On the expansive Kogwari Beach, some 24 kilometres from Bondo town in Siaya County, sits Bolena Fish Farm.
The Seeds of Gold finds Rodgers Ogola, the manager of the farm, and several workers preparing to install circular, high-density polyethylene (HDPE) cages in the lake.
It is a delicate exercise that requires everyone on board to remain alert for everything to go right.
"We are installing the new cages to increase our capacity because of growing demand," says Ogola, who leads a team of six workers that handles the hatchery, cages, and marketing of the products.
To install a cage, they tie ropes on it and drag it to its location in the lake using a boat. The exercise takes about 10 minutes, after which they are back to pull the anchors, which help the cages float.
New ways of rearing fish
"Each cage needs four nets. The net that holds the fish goes 6m deep, then we have an underwater predator net, feed net and one that covers the cage, keeping off predators like birds," he explains, noting they have 17 cages, five circular.
Bella Akinyi, the chief executive of the farm, started it in 2009 after visiting various aquaculture farms in the US.
"I wanted the project to generate income for the family and teach locals new ways of rearing fish, considering the wild catch is getting depleted," says Bella, who has invested close to Sh300 million in the business since 2009. She says most of the funds are from her savings.
However, they did not start with cages. "We constructed 10 fish ponds, four of which had parent stock for fingerling production. Back then, the government had set tough conditions for cage fish farming."
With a brooding stock of 2,000, the fish farm produces more than 10,000 tilapia fingerlings in a month, each going for Sh7, as the rest are reared in cages.
Re-circulation aquaculture technology
"But with a new system we have installed in the lake, we will soon be able to produce thousands of fingerlings in hours," says Ogola.
The fingerlings are produced using the re-circulation aquaculture technology, which was adopted after new investments were made.
"The system yields about 40,000 fingerlings in 72 hours. The fingerlings then stay for another three months in the ponds before they are released into the cages, which we first installed in 2014," says Ogola, who has done a short course on aquaculture at the University of Virgin Islands, US.
The largest of their 17 cages, which were installed last year, is circular and made of plastic.
It has a 20m diameter with the capacity to hold 100,000 fish while the rest hold 6,000.
Monitor the business
Currently, they have 60,000 fish in all the cages. They give the fish commercial feeds three times a day. In a day, the farm uses seven 25kg bags that go for Sh2,500 each.
"We start harvesting the fish at eight months when they weigh between 300 and 600g."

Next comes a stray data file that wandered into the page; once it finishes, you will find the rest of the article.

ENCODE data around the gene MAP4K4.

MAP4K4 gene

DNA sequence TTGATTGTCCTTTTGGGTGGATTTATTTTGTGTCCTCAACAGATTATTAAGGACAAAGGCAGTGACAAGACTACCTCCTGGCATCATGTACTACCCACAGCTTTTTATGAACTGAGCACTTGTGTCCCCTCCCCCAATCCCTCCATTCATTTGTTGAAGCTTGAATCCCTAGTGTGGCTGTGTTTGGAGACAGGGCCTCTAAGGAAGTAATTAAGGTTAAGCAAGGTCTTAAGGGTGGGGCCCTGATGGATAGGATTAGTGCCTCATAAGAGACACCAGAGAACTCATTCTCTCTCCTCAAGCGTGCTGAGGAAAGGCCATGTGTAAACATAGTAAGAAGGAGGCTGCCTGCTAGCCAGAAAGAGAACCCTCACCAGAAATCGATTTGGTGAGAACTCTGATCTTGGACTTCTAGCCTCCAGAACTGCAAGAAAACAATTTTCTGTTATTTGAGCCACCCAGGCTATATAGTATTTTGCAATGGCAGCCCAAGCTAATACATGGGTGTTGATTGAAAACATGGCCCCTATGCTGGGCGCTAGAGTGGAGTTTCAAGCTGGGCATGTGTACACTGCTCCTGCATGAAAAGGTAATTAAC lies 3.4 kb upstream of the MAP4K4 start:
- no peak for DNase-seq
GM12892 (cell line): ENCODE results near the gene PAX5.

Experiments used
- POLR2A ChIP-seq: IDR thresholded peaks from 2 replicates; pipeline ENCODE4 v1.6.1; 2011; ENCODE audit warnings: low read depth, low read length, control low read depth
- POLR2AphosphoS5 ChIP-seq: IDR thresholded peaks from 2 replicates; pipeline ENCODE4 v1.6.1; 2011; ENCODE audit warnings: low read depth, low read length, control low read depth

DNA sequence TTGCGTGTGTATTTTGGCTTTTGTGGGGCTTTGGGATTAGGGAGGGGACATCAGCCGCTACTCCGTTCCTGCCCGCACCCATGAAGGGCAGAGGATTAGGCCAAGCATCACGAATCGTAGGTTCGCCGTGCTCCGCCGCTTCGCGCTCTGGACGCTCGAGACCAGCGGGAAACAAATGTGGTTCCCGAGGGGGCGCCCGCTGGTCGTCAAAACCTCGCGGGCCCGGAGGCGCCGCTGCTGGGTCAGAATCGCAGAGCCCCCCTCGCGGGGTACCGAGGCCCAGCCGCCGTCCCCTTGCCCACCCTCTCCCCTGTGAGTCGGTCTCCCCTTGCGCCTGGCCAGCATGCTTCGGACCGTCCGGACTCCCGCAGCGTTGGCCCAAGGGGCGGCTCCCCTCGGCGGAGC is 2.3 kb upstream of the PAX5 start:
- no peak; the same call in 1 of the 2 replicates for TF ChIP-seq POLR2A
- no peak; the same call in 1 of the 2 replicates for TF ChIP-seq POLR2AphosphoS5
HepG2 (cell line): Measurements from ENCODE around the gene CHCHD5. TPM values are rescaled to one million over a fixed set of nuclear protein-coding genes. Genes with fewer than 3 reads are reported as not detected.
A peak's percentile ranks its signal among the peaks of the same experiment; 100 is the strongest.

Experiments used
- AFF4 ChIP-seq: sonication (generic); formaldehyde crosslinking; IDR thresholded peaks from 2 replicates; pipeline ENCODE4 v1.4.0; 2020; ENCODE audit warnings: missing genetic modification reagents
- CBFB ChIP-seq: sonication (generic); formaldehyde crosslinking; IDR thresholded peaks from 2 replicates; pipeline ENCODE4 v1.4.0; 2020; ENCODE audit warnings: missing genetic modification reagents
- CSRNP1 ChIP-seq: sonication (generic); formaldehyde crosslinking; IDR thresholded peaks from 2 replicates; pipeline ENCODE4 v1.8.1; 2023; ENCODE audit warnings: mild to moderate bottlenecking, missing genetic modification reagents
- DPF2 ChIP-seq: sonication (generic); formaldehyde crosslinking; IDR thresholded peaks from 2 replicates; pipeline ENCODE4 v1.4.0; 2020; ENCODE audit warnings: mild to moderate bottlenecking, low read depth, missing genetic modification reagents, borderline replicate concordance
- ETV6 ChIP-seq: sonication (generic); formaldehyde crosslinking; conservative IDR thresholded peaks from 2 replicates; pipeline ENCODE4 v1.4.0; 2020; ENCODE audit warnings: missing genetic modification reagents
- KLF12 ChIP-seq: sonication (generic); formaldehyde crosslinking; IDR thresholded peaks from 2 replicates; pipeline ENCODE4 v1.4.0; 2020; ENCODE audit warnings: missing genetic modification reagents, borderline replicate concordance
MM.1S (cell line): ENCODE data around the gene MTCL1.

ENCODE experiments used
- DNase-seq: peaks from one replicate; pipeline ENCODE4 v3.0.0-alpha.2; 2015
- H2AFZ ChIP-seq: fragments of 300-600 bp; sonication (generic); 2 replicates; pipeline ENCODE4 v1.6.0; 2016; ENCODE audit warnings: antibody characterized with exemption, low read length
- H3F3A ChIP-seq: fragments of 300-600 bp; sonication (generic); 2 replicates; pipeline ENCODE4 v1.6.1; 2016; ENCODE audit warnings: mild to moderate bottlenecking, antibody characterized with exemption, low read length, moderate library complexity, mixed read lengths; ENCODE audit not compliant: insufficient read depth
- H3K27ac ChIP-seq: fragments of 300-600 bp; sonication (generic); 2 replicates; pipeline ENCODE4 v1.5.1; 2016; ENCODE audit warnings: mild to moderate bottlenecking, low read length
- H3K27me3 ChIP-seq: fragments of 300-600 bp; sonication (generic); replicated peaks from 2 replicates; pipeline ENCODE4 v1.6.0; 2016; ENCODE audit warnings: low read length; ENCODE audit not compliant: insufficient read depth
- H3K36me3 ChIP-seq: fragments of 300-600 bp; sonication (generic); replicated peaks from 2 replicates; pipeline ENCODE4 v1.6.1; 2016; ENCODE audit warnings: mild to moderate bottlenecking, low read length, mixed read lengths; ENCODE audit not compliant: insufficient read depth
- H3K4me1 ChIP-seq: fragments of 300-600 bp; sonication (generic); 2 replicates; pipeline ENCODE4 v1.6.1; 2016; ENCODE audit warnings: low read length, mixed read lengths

Small fish ranging between 300g and 350g go for Sh250 per kilo, while larger ones weighing 350g to 500g cost Sh300 per kilo.
"We sell the fish to locals living along the lake, in Kisumu, Nairobi and we also export up to 10 tonnes every quarter to the US and the UK," says Ogola.
Bella visits the country regularly to monitor the business. "Just two weeks ago she was in the country. She might come back in two weeks' time.
Their biggest challenge
She works closely with the local Beach Management Unit in patrolling the lake and to beef up security," says Ogola.
He notes their biggest challenge is expensive feeds. "Our plan is to start our own fish feeds processing plant to cut the production cost and maintain quality since some companies don't make feeds with good protein content," he says, adding they will sell the surplus.
Safina Musa, a researcher at the Kenya Marine and Fisheries Research Institute, Kisii, notes that in aquaculture, feeds can account for 80 percent of production costs.
"One should only make their feeds if they have the right knowledge. This is because farmers can get the formulations wrong for lack of equipment to test crude protein content of the ingredients, which normally vary depending on season and locality."
In the next five years, the farm plans to have 100 circular cages in the lake. They also plan to have a fish processing plant, notes Ogola, adding so far they have not had challenges with diseases.
1. Inspection of fish and their feeding in cage aquaculture is much easier.
2. Treatment of diseases is much simpler than that of pond culture.
3. In emergencies, cages can be moved from one place to another.
4. Since the cage is meshed, the fish inside have fewer chances of being attacked by predators.
5. Caged fish is unable to get natural food.
6. During feeding, a good amount of food is lost.